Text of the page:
Grainger’s hardly the only House member to receive them. Representative Mariannette Miller-Meeks has also been threatened after “pulling her support from Jordan in the second round of balloting to choose the next speaker of the House.”
Republicans in both the House and Senate believe the House fiasco will bode badly for them in 2024—especially in districts and states where Biden performed well in 2020. The lesson many voters will learn from the chaos is that Republicans can’t govern.
Among the worried is Congressman Don Bacon (R-NE), who represents Nebraska’s 2nd Congressional district. Bacon is worried about more than winning re-election. He’s reported saying that his wife is getting ugly messages because of his opposition to Jordan. (The congressman has voted twice for McCarthy rather than Jordan.)
Bacon has offered rare insight into the problem. According to him:
"These guys want to be in the minority. I think they would prefer that because they could vote 'no' and yell and scream all the time," he told the network. But governing, you have to work together."
Jordan is forcing a third vote rather than taking his having lost the second vote by more than the first. Whether a third loss will cause him to bow out is anyone’s guess at this point. It took McCarthy 15 votes to finally win. Alternatives are being discussed both within and without the Democrats.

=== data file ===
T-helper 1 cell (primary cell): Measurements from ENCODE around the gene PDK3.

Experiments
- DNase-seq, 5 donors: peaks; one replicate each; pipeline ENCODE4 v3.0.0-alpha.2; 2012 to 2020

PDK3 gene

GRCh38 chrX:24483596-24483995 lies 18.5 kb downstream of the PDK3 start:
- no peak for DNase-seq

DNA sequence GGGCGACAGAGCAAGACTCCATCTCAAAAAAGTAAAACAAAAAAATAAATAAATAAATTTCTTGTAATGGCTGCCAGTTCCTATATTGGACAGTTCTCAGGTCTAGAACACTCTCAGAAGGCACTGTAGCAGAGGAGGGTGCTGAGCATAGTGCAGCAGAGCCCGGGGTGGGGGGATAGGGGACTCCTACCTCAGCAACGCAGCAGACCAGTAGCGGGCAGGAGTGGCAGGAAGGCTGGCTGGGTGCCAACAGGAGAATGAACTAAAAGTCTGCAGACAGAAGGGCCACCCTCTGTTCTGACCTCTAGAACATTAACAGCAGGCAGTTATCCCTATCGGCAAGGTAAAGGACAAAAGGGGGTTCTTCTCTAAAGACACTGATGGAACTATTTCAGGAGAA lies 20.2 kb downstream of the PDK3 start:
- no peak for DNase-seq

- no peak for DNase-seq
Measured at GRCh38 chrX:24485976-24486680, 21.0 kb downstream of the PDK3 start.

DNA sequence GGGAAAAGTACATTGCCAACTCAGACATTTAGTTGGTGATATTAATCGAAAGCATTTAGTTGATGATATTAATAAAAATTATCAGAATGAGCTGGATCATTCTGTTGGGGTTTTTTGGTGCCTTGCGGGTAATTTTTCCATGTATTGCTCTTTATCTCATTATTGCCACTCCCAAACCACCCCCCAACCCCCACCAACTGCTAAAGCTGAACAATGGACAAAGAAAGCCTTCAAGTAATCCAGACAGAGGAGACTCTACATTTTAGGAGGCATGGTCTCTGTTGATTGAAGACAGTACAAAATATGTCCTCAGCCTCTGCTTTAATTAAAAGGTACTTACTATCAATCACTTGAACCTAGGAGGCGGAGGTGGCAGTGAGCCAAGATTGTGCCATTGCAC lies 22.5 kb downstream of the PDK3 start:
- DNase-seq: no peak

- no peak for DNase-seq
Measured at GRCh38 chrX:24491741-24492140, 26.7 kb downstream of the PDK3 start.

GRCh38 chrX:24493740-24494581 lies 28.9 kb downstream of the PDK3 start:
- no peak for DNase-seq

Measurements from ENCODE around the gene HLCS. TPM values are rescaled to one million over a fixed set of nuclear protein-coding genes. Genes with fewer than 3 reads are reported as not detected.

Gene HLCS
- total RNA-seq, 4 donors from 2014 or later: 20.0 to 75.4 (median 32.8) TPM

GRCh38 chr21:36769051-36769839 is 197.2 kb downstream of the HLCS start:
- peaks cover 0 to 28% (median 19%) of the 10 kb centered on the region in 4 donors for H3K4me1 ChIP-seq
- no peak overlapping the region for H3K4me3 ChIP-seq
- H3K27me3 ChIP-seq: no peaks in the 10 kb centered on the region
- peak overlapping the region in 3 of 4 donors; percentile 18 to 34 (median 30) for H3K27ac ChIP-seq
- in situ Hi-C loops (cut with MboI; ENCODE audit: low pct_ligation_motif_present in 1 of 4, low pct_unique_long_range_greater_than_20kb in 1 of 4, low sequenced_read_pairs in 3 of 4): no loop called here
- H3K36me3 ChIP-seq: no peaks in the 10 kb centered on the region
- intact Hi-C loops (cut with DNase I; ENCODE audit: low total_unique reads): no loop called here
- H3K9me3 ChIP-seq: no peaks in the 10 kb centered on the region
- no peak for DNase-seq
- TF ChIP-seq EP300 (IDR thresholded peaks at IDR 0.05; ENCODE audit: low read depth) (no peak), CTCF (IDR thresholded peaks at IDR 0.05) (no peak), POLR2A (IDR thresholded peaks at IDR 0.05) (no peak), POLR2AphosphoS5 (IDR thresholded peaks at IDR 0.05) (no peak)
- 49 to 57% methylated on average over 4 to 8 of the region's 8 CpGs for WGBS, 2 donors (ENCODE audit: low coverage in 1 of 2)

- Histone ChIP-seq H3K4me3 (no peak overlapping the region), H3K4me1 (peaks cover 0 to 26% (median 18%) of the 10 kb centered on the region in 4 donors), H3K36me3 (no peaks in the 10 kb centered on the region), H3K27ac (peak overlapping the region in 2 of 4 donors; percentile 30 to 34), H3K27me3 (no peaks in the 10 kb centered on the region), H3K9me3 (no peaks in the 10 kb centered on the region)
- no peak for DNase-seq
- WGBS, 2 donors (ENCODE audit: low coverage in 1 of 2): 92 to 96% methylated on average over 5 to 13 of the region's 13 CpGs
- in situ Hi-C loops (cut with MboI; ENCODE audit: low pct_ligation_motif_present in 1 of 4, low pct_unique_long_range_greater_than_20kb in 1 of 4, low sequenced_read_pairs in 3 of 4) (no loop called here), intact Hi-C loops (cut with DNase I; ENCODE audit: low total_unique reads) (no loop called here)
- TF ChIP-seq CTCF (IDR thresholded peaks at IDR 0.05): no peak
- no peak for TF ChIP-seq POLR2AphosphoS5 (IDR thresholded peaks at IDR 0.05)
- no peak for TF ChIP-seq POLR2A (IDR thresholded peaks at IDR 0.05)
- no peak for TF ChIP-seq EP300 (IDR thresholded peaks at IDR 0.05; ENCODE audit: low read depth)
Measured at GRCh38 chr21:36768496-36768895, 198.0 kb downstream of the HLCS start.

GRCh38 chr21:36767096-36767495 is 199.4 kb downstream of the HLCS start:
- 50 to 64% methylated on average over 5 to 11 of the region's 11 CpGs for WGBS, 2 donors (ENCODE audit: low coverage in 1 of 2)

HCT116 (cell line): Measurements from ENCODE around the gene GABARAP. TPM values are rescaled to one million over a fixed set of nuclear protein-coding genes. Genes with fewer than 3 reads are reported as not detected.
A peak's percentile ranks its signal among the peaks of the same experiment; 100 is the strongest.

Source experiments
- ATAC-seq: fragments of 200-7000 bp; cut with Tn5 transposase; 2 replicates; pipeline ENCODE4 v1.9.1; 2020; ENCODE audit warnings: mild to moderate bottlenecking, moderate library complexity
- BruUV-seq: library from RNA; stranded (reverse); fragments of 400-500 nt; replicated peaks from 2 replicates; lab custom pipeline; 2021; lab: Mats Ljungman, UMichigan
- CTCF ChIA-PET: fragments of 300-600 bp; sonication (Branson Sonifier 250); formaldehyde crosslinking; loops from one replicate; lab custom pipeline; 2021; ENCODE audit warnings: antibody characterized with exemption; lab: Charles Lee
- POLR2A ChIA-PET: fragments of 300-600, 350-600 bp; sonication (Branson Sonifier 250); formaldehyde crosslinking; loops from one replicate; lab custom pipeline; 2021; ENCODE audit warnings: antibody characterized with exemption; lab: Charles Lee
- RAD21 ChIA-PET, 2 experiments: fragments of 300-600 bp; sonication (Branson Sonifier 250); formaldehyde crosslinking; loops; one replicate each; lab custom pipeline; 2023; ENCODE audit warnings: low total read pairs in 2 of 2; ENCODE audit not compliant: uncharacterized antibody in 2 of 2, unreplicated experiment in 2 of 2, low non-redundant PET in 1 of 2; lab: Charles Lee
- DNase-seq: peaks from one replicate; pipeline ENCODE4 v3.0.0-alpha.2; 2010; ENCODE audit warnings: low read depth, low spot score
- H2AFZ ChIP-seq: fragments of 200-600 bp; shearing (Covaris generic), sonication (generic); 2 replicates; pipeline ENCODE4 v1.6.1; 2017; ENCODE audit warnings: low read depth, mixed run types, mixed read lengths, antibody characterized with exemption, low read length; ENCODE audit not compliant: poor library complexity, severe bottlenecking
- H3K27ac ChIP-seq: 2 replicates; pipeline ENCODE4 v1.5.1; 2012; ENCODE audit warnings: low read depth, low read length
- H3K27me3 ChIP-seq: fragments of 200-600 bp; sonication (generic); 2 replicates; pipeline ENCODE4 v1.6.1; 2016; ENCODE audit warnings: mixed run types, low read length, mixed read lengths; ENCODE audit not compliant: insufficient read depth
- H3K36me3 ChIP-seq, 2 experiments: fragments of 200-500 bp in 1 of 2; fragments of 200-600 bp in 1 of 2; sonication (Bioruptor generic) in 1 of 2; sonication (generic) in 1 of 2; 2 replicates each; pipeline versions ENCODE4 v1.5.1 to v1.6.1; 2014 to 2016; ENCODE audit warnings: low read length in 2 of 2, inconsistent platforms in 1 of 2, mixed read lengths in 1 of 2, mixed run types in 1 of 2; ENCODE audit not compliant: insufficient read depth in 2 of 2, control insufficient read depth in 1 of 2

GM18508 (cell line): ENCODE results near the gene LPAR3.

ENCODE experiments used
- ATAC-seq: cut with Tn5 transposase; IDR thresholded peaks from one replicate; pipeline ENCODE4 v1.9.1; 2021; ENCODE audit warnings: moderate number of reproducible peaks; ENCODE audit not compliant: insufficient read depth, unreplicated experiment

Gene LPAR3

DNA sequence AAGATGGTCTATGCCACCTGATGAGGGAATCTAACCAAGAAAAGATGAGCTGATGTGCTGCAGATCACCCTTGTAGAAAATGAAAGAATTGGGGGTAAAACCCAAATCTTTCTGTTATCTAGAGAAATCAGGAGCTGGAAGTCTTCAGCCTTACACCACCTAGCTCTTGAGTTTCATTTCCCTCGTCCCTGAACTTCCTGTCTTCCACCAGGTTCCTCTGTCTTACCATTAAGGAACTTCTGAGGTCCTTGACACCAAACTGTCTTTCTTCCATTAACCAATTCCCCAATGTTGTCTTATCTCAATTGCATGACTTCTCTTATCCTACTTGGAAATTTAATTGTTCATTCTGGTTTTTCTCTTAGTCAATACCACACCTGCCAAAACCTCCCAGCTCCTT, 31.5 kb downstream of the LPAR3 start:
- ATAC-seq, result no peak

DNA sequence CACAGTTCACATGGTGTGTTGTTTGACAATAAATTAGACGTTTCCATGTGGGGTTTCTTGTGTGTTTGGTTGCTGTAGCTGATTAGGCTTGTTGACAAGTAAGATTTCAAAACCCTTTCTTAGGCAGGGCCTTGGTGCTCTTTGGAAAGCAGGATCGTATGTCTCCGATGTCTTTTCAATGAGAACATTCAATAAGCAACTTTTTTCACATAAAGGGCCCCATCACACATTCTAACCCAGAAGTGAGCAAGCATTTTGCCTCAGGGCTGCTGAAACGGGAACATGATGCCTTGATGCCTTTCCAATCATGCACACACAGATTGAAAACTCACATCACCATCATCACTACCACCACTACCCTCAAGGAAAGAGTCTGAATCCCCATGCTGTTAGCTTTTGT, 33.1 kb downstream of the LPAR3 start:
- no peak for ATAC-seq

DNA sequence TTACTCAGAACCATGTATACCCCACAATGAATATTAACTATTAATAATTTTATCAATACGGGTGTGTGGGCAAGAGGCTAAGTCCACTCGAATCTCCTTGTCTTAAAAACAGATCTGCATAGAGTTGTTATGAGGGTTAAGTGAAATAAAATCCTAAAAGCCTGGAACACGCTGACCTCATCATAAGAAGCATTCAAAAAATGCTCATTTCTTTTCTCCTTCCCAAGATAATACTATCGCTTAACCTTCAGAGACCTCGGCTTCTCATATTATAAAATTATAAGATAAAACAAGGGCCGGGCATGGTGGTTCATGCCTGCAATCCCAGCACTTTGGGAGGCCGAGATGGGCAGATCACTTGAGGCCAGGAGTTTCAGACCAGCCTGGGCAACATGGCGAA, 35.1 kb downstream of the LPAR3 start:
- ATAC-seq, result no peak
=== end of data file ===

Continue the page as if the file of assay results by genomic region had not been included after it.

House Minority Leader Hakeem Jefferies (D-NY) has indicated that the Democrats would be willing to work with House moderates to come up with a candidate they can agree on. One possibility is voting the temporary House Speaker Patrick McHenry (R-NC) into the speaker’s slot. McHenry, however, has indicated he doesn’t want the position. Can you blame him?
There are other possibilities. Time works against the Republicans on this issue. There’s also a lot of risk involved for any moderate Republican to work with Democrats. Sympathies may be similar but there’s a line to be drawn—somewhere.
There’s a lot of negotiating going on in the used-to-be smoke filled rooms. The Democrats oppose Jordan for many reasons—not the least of these being he’s the lead on efforts to impeach President Biden. There are issues on the table as well and the GOP dysfunction gives them an opportunity to do a bit of horse trading.